How many times have you seen that exception in your org?
How many times have you seen the anxiety of a crisis to spark so many “initiatives” that you end up paralysing your teams and your company?
Let me borrow that analogy from software development to present behaviours I’ve seen, with a pinch of humour.
My main job is to lead change (in the Product, People, and Process dimensions) to achieve business goals. To do that I’ve developed a good amount of systems thinking skills. Through training, experience, pain and joy. I invest good time in observing the interactions among the different parts of a system, and using different perspectives during those observations.
There is not a single perspective we should use, as by the very nature of the systems, no single perspective is good or bad, there’s no black or white. We benefit from using different perspectives to truly understand the system and hence design productive change actions.
Let me use two different but complementing perspectives to present some patterns.
Thinkers and Doers
An old friend of mine (not sure if he would consider a friend, but hey, I do! And yes, I still remember that saying “hey is for horses…”) used to see the world from that perspective.
Are you a thinker or a doer!?!?
Thinkers are great. They conceptualise. They challenge. They divert and explore multiple options. They explore different ramifications of possible options. They need problems to think about.
Doers are great. They are pragmatic. They get things done. They seek for specificness. They need goals to achieve and shine.
So both skills are great. And I’m explicitly using “skills” rather than “profiles”, as we are all thinkers and doers sometimes.
Get a wrong balance in your company and the system collapses.
Too many thinkers, and you’ll be paralysed by analysis. Your meetings feel like open gatherings (best case), coffee breaks or chit chatting (worst case). Too many “what-ifs”, but no progress nor validation.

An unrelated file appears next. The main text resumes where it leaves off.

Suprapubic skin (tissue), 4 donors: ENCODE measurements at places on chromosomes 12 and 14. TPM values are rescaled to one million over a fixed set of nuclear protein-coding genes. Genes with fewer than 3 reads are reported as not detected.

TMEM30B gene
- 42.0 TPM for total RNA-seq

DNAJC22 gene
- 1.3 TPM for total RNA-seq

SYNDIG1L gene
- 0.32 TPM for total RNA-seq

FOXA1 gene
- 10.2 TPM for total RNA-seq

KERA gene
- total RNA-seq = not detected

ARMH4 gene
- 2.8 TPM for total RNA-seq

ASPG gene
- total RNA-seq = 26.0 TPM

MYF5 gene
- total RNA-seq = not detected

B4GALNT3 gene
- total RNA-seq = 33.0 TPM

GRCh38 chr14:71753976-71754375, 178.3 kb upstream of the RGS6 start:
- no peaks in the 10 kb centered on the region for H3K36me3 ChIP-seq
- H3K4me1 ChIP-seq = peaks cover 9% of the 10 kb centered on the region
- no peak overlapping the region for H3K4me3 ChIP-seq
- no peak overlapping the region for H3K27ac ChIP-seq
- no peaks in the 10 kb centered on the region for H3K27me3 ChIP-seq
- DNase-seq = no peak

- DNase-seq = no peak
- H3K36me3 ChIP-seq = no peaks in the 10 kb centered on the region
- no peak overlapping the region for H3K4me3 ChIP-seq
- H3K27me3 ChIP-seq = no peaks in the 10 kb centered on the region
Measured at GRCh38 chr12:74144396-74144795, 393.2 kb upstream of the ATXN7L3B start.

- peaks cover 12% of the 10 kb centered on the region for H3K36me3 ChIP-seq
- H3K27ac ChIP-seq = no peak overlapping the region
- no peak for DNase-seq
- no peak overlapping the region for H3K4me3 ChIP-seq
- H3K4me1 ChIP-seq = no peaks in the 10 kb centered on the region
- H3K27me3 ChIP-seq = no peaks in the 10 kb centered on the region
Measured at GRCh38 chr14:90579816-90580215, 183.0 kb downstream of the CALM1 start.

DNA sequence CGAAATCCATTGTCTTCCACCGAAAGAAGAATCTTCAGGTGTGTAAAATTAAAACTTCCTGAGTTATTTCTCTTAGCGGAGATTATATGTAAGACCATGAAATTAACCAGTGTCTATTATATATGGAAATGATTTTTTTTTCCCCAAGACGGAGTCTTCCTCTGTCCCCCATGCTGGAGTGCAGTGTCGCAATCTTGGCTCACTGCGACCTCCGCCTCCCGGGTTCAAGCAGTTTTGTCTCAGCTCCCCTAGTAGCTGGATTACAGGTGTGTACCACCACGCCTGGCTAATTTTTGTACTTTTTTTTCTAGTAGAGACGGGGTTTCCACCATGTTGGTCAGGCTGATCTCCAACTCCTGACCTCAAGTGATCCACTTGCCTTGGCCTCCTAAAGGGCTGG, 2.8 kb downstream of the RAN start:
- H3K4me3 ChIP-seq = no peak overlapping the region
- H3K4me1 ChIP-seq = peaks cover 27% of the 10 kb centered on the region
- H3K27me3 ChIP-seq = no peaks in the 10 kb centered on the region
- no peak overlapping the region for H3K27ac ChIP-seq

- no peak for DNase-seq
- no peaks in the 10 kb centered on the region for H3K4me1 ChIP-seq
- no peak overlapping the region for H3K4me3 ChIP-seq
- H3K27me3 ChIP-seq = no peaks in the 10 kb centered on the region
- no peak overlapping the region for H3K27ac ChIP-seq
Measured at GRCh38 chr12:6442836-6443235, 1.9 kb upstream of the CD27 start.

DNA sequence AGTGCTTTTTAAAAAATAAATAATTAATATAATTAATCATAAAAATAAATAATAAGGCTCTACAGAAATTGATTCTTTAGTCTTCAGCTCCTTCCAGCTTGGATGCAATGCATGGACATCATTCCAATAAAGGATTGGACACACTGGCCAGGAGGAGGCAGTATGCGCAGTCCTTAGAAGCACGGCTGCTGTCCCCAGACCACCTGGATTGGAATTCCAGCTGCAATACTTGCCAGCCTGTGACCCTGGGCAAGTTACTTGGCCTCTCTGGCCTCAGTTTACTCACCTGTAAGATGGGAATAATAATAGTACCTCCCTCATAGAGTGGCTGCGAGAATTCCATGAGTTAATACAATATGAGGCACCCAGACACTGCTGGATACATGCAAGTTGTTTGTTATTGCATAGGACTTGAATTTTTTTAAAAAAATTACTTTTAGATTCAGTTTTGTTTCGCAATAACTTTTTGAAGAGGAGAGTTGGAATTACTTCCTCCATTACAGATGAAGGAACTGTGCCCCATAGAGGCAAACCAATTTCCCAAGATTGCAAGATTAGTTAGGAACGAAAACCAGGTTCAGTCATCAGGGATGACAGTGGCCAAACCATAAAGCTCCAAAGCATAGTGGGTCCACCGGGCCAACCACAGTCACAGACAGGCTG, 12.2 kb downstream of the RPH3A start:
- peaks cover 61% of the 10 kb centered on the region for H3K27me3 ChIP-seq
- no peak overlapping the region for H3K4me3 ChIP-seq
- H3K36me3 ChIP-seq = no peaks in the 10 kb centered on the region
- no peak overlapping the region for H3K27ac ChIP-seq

Too many doers, and you’ll be stressed, you will feel anxiety, movement here and there, in many directions… but going nowhere. Too many busy work, but no progress nore validation.
Leaders and Followers
First of all…stop your mental bias!!
Leaders and followers do NOT map to thinkers and doers.
It’s just another perspective. I’m sure you have faced Leaders behaving as thinkers or doers, and followers behaving as thinkers or doers…
Leaders … lead. They bring people along towards one direction. They persuade, align, give vision and mission. They drive things forward.
Followers …follow. They accept the vision. Some of them believe The Vision. Some of them not so much, but still accept it with its pros and cons and follow it.
Both skills are great. Get a wrong balance in your company and the system collapses.
Too many leaders and you will be pulling and pushing your teams in so many directions you won’t progress. You will be confusing everyone. You could even create unhealthy competition in your crew. You will be frustrating the leadership so that they become followers.
Too many followers and you will move slow (if at all!). And your few leaders may become dictators, with no one challenging.
Get a wrong balance, and your system may raise a TooManyInitiativesException…
There’s a lot of anxiety in the organisations these days.
Obvious reasons are creating a level of uncertainty we are not used to. Perfect space for our skills to be amplified (for good and bad). And end up with an unhealthy balance.
A lot of Initiatives emerge.
We need to improve sales! We need to move to cloud! Amazon? GCP? Damned it!!! We need to move to all of them!! We need to plan better, we need to deliver more, we need do agile (I love this one…). We need to…
Thinkers and Leaders throwing and pushing for ideas. Doers and followers doing …whatever… and going…wherever.
Now, more than ever, we need to go back to some fundamental questions.
- Review the Cynefin framework. We are in a complex environment.
- Limit your Work In Progress to enable more flow.
- Find your Why. Why you are doing what you are doing.
Don’t lose your people.